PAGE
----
A two-week trip turned into a four-week trip. We were everything I had always dreamed we would be. The trip had gone perfectly. I had known I loved him for 10 years and I wasn’t wrong. Everything I had done up to this point had been worth it. It had worked. He loved me. We were going to have a future together.

I didn’t want to leave. All my things were in Portland, I had so many loose ends to tie up. I had no job, no income, no idea where my life was going, – all I knew was that I didn’t want to be away from him. I didn’t want to say good-bye. I didn’t want to get on a plane, go back to my miserable life in Portland and face tying up all those loose ends. I just wanted that part of my life to all be over. I wanted to be with him. He wanted me to be with him. We were going to be okay.

I sobbed the entire way on the two-hour car ride to the airport to put me back on a plane.

I could hardly get out of the car when we got to the airport, my legs didn’t want to carry me. He watched me break down, watched me struggle, and part of me resented him a little bit for it. Why was he making me go back? Why didn’t he tell me not to go? Did he not see how much this was hurting? Didn’t he understand that I didn’t know if I was strong enough to face everything I had to go do?

We sat at a little table outside the path that leaded to the TSA checkpoint postponing our good-bye for as long as we could. He was on his phone. At first, I was angry. Here we were about to say good-bye, part of me questioned whether we would ever see each other again. I silently wondered if he was putting me on a plane and sending me home so that he could break up with me when I got back there instead of having to break the news to me face to face.

It wasn’t long before he sat down the phone, held my hand, looked me in the eye and in that voice that had been my solace for so many years explained to me that he had been texting his roommate and making sure that what he was about to offer was alright with him. He suggested that I didn’t have to go home, that this could be home for me now. We could have them pull my bags off the plane, put them back in the car and I could put an end to all this right then, stay with him, figure the rest out as we went.

I wanted this entire saga to be over. I wanted to not be a sex slave. I wanted to not be with someone who wanted to control me, take advantage of me. I wanted to not ever answer another phone sex call again. I wanted a normal life, with a normal man who loved me as much as I loved him.

Every single fiber in my being told me to stay.

All I wanted to do was get back in the car and go back with him. But that little voice in your head that plays the devil and angel on your shoulder started talking. How do I explain to people waiting for me back in Portland that I am not coming back? What about all the things I have there? What if they get so angry at me that they destroy all my things? What about my dog? What about my car? What about my Dad’s things? All I have is what is on the suitcases on that plane. Can I just let it all go and risk losing it all?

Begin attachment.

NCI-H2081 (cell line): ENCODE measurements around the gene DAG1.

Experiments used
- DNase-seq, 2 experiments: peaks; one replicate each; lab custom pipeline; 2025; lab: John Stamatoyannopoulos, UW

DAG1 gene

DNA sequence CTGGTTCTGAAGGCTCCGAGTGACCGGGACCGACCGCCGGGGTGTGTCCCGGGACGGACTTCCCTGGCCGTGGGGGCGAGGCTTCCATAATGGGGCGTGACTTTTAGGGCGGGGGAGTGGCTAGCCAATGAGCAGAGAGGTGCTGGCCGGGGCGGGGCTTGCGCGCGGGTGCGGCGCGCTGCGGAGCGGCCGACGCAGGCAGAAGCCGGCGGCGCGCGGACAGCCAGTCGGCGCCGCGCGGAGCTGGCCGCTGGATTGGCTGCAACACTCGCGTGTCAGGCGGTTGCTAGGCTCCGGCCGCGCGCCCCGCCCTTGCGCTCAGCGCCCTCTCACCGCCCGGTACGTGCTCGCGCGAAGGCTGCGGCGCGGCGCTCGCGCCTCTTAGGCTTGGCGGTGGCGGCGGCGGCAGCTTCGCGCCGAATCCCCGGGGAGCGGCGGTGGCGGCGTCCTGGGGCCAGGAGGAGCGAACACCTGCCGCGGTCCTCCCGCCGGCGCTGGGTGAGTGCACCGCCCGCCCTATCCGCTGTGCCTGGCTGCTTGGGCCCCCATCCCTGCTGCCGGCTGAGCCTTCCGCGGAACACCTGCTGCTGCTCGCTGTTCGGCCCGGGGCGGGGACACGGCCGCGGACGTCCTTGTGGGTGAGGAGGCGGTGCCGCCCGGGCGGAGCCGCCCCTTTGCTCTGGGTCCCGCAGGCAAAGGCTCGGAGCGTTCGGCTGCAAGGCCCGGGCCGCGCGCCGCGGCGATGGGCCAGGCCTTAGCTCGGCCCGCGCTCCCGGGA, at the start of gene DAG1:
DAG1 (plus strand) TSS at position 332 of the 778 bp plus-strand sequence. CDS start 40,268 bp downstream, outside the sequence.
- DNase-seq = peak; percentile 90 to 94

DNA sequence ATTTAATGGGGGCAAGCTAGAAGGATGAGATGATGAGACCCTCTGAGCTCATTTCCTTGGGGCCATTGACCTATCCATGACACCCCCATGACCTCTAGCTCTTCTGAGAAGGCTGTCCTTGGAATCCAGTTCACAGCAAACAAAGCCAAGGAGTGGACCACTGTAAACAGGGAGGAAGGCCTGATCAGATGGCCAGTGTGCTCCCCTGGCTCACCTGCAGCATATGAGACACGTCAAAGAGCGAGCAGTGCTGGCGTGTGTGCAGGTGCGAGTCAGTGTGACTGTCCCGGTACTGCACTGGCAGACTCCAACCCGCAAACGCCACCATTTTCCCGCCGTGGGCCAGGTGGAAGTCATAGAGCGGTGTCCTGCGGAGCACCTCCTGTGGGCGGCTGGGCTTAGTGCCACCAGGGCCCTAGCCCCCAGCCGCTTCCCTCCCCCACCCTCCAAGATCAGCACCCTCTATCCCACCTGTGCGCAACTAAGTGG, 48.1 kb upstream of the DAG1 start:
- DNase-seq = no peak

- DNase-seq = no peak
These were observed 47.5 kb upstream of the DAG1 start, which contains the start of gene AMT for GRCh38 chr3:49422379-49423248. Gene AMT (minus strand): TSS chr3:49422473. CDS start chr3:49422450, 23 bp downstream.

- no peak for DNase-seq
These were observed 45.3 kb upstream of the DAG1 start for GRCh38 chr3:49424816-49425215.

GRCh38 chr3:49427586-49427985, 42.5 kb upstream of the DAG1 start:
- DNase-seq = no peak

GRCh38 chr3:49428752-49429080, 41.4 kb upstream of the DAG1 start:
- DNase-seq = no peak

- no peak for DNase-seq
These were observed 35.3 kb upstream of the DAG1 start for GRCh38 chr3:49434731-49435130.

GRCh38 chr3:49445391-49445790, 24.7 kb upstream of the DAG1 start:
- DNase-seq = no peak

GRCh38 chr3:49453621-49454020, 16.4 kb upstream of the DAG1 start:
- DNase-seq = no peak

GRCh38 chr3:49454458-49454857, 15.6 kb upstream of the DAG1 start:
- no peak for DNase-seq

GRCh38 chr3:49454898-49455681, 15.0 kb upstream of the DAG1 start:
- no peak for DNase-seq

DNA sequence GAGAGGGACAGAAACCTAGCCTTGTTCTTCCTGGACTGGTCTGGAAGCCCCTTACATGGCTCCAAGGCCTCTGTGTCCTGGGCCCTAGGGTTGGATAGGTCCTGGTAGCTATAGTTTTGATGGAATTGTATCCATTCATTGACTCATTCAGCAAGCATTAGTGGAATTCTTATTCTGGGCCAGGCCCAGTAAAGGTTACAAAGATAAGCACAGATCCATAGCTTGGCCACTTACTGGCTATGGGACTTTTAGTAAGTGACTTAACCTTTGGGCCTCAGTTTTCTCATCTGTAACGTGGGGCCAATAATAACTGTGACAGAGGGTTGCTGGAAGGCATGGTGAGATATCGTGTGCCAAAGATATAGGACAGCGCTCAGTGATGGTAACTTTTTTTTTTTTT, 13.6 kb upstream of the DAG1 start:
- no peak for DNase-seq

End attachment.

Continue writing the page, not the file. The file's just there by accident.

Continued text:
I didn’t want to get on that plane. But I knew that I had to. I had to go back and get the things that were important to me. Strangely enough, I suddenly had the strength to do it. His offer had given me the strength and confidence in the fact that we were going to be together in the end. I wasn’t afraid of the sting of his dismissal and rejection hitting when I got back home. His offer to let me stay right then and there told me everything I needed to know. He loved me. Somehow, after years of lying to him, he’d forgiven me. It didn’t matter that I wasn’t the girl in the photos anymore. I was me, and that was who he wanted.

I got on the plane, went back to Portland and started the wheels in motion to move to the other side of the country to start a new life. Superman and Lois Lane against the world. I’d fought obesity and I’d won. I was on my way to a brand-new career, I had the man of my dreams. This story should have had a happy ending. Should have. But things don’t work out quite the way they should sometimes.

Stay tuned for Sex Love and Obesity Part 9 – I was too broken and damaged to be loved.

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Pandora Williams author of Desperately Seeking Slender is an ISSA Certified Personal Trainer and Cooper Institute Approved Wellness Coach Trained in Weight Management Strategies. Her training and coaching services are offered exclusively through GoGirl Fitness Studio.
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Author: Pandora Williams

Author of Desperately Seeking Slender